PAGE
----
Wednesday, February 25, 2004

City hall cafeteria's free eats rile taxpayers

JONATHAN SHER, Free Press Reporter 2004-02-24 03:51:13

Taxpayers angered at subsidizing meals at London city hall were nauseated yesterday to find out politicians get a free lunch -- make that free dinners. The same cafeteria that ran up a yearly deficit of $57,000 serves free meals to city council members attending evening meetings.

The free food is also for managers who are asked to attend evening meetings, so on a meeting night there might be 25 to 30 politicians and staff enjoying a meal on the taxpayers' tab.

"It's outrageous. It's insane," said Roger Eaves, who, like most Londoners, is bracing for a tax increase projected at 11 per cent.

Served on the 12th floor in a dining room that may have the best view in the city, the evening dinners aren't budget affairs. Diners are offered a choice of three hot entrees you might find at a restaurant that charges more than $15 a plate.

That, along with unlimited salad, non-alcoholic drinks and dessert make for a spread not found in the typical city cafeteria.

"You know what I ate today in (my) cafeteria?" said Eaves, who's attending courses at Fanshawe College.

"A tuna fish sandwich for $3."

Simple dinners are provided free to trustees with the Thames Valley District school board -- each person is given a plate.

"Everyone is given the same thing," said board spokesperson Chris Dennett.

The board doesn't pump money into the operation -- it gets money back to help pay for food equipment and student services from Chartwells Food Services, which was selected after a competitive tender process.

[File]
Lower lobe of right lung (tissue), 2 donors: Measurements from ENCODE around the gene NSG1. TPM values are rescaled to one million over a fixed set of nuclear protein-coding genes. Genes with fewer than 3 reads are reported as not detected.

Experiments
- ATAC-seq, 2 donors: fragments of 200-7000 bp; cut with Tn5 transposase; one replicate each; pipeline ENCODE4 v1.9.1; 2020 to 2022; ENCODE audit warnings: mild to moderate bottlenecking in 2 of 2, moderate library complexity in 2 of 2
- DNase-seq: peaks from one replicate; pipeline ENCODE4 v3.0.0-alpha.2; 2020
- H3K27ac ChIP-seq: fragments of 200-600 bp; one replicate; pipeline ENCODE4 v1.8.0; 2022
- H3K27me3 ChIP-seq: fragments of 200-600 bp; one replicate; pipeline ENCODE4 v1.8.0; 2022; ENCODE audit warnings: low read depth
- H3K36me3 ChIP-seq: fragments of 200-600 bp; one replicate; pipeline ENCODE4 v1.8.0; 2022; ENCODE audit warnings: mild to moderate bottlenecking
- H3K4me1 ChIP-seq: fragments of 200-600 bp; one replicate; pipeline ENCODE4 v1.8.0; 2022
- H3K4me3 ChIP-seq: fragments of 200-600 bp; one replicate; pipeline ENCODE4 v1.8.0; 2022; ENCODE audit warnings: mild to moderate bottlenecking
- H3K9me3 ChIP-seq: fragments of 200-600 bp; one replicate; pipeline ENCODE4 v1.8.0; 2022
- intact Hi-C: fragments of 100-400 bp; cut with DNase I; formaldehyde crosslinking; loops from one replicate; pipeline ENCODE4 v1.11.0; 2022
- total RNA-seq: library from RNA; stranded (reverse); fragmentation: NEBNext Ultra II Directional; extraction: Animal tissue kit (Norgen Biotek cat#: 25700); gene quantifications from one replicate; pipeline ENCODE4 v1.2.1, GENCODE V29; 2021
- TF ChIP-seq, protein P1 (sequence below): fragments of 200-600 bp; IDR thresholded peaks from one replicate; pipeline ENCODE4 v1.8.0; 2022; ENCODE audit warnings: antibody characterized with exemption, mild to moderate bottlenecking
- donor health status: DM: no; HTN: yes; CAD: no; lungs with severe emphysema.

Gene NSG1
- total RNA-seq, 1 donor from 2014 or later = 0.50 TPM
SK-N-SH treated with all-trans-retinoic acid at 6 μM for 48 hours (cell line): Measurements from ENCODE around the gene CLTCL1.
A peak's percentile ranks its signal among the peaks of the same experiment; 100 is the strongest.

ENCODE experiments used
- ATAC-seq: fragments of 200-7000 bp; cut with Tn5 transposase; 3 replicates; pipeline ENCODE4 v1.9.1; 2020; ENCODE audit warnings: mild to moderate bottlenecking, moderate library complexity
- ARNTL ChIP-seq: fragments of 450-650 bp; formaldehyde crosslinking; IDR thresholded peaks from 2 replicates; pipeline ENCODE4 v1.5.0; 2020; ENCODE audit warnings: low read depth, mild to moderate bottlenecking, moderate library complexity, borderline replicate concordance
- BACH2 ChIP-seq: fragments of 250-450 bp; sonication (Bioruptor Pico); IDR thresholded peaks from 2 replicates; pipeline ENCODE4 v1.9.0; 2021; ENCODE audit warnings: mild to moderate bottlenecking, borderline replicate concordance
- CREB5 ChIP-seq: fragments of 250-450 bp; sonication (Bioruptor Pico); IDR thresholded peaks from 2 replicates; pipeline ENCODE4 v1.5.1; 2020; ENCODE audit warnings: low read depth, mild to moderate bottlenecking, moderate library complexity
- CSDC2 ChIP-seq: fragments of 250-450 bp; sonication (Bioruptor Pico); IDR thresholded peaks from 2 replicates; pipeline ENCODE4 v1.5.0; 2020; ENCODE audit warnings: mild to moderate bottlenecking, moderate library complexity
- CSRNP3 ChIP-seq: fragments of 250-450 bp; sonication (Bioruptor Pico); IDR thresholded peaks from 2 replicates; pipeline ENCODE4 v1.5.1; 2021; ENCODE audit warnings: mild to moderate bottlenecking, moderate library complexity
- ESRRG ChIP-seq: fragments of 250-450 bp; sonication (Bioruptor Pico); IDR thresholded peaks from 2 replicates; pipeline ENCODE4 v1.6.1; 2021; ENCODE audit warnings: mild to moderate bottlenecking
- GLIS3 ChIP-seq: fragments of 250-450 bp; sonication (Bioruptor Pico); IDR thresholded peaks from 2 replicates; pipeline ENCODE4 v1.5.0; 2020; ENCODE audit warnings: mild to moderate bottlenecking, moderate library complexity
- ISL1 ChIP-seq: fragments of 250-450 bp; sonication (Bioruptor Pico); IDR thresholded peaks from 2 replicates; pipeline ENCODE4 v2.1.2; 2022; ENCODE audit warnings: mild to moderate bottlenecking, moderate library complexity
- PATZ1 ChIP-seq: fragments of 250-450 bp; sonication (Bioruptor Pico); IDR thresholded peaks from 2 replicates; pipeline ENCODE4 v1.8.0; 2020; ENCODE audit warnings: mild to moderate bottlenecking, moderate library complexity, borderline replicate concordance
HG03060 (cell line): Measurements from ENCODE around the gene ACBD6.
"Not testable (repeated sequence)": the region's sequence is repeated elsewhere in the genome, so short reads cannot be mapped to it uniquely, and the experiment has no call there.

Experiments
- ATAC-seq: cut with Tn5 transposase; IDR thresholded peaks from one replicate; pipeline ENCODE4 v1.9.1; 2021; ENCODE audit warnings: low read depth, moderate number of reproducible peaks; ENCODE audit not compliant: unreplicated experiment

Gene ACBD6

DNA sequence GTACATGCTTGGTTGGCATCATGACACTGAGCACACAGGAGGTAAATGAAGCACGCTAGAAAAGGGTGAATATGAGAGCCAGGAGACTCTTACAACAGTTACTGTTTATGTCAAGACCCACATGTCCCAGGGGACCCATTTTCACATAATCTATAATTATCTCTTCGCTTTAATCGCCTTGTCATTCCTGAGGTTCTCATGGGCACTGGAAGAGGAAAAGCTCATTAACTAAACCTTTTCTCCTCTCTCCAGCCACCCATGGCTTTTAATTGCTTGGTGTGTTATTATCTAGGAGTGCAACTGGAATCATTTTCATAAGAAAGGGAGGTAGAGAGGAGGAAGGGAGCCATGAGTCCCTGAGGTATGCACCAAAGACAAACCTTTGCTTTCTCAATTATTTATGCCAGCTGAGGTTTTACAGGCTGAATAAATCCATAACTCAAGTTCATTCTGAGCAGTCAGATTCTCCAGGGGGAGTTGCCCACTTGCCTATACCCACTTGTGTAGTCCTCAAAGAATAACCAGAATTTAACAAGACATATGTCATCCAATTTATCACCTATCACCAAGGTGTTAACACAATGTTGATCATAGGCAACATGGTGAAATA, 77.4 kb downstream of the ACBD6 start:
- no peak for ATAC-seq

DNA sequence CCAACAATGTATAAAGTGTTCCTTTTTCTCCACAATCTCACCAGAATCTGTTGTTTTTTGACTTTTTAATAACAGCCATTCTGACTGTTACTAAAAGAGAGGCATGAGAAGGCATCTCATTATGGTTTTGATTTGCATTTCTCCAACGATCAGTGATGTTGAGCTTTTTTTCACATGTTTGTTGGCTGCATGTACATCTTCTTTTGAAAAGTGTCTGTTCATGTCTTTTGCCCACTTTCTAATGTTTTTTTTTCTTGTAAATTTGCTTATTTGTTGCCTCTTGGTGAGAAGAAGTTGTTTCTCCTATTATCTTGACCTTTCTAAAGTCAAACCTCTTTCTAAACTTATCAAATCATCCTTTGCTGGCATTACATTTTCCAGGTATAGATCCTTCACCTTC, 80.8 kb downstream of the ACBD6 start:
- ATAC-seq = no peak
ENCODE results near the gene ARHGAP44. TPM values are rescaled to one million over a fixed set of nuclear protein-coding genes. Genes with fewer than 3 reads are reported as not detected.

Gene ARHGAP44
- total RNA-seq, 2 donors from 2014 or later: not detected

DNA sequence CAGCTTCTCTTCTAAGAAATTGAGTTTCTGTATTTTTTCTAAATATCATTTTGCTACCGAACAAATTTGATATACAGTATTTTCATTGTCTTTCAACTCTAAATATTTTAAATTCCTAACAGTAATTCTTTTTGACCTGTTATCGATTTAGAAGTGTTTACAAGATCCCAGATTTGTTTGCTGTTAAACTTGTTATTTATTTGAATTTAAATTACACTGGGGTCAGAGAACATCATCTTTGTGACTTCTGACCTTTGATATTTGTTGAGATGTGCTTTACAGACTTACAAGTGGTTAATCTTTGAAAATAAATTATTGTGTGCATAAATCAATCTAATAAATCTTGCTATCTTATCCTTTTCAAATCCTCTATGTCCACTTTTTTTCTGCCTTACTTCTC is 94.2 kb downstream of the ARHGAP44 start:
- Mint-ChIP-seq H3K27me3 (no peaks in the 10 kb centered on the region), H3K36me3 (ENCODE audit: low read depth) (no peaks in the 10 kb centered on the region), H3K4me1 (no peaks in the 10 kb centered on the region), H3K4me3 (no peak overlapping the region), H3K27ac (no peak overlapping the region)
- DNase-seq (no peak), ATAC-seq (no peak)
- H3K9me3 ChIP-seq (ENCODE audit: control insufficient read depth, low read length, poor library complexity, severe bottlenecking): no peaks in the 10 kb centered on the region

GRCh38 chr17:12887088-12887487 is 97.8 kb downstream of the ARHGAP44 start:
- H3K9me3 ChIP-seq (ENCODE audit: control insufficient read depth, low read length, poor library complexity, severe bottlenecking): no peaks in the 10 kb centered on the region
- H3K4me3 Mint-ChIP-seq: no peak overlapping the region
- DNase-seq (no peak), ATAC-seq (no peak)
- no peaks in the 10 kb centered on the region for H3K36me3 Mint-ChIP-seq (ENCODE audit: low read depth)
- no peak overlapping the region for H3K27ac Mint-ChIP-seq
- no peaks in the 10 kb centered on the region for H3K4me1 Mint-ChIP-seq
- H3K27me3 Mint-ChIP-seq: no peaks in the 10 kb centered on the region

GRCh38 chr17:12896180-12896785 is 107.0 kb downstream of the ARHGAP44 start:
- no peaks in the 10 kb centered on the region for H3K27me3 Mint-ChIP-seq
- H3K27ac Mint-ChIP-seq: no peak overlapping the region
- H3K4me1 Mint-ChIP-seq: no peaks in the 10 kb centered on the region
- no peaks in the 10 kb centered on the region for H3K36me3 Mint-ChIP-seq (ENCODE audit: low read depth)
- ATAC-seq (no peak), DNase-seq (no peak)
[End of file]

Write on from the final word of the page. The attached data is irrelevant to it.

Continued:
Other public and private institutions in London say they don't directly subsidize their cafeterias, though they do provide a facility and equipment.

London police, for example, don't spend a dime in a cafeteria run by Red Carpet, Const. Paul Martin said. "They run their own show and there's no subsidizing."

Open from about 6:30 a.m. to 3 p.m., the cafeteria helps police and staff whose chaotic work demands can leave little time for a meal, he said.

"That's a great benefit," he said.

The cafeteria is also highly valued at Labatt Brewing Co. Ltd., spokesperson Bob Chant said.

The fact the company provides the building, equipment and basic overhead allows it to provide workers good food at reasonable prices.

"We don't subsidize," he said.

Other employers' experience may prove instructive to council, Controller Russ Monteith said. "All these options will be looked at to reduce (the deficit), maybe to eliminate it," he said.

City staff didn't answer questions yesterday about how the cafeteria is operated and what contributes to the deficits.

(These guys sound strangely like Liberals.....)

Copyright © The London Free Press 2001,2002,2003

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